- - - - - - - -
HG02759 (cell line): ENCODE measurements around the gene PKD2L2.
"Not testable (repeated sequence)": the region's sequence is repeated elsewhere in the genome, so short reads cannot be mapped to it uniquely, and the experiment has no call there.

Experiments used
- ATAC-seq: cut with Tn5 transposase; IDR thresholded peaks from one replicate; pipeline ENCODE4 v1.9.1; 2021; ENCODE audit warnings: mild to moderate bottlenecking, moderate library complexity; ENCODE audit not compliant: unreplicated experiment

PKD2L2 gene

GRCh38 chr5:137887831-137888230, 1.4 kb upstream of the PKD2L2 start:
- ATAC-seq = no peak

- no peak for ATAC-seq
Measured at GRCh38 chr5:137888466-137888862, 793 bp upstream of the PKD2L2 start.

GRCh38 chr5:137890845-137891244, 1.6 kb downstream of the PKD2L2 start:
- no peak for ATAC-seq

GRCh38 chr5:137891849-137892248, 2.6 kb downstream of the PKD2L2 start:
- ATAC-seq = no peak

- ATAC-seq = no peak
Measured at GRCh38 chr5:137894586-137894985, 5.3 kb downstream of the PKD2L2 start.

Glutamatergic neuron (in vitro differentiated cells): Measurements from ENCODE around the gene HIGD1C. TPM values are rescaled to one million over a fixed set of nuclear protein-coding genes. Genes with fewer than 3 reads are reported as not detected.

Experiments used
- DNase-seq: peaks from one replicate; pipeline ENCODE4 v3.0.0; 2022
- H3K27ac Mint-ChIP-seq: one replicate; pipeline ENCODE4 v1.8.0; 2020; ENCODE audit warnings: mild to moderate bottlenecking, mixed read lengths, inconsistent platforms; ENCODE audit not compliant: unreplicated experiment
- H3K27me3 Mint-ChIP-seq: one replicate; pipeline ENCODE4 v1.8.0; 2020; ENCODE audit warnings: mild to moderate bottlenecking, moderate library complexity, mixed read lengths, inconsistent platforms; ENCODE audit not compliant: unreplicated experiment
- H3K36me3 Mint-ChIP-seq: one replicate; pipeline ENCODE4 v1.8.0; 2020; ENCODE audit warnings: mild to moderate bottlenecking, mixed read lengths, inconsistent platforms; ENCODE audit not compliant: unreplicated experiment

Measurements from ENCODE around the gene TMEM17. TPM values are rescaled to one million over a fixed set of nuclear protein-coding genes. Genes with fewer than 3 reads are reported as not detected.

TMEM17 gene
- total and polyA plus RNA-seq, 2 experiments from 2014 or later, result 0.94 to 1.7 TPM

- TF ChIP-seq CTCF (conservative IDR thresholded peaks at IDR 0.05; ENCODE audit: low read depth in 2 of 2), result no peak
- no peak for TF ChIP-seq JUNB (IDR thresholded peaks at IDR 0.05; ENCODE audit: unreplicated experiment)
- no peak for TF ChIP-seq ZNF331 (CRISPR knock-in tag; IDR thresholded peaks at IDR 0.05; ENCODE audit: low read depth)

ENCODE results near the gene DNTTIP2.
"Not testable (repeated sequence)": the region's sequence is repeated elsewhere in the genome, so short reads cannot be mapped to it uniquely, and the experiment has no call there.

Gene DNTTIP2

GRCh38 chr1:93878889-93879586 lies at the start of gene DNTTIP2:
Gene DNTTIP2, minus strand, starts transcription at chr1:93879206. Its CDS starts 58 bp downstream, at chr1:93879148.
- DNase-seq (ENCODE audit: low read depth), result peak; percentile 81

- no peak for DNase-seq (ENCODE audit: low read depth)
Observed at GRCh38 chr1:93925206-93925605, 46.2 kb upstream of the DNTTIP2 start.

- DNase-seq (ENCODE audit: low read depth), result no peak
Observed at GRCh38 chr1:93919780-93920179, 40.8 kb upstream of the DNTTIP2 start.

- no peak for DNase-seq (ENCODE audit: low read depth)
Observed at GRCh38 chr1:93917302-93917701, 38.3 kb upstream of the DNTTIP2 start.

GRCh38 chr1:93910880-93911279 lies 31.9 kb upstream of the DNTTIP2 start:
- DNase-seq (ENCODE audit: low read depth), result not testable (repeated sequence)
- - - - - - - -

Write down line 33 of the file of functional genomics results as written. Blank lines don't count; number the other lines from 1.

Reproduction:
- DNase-seq (ENCODE audit: low read depth), result peak; percentile 81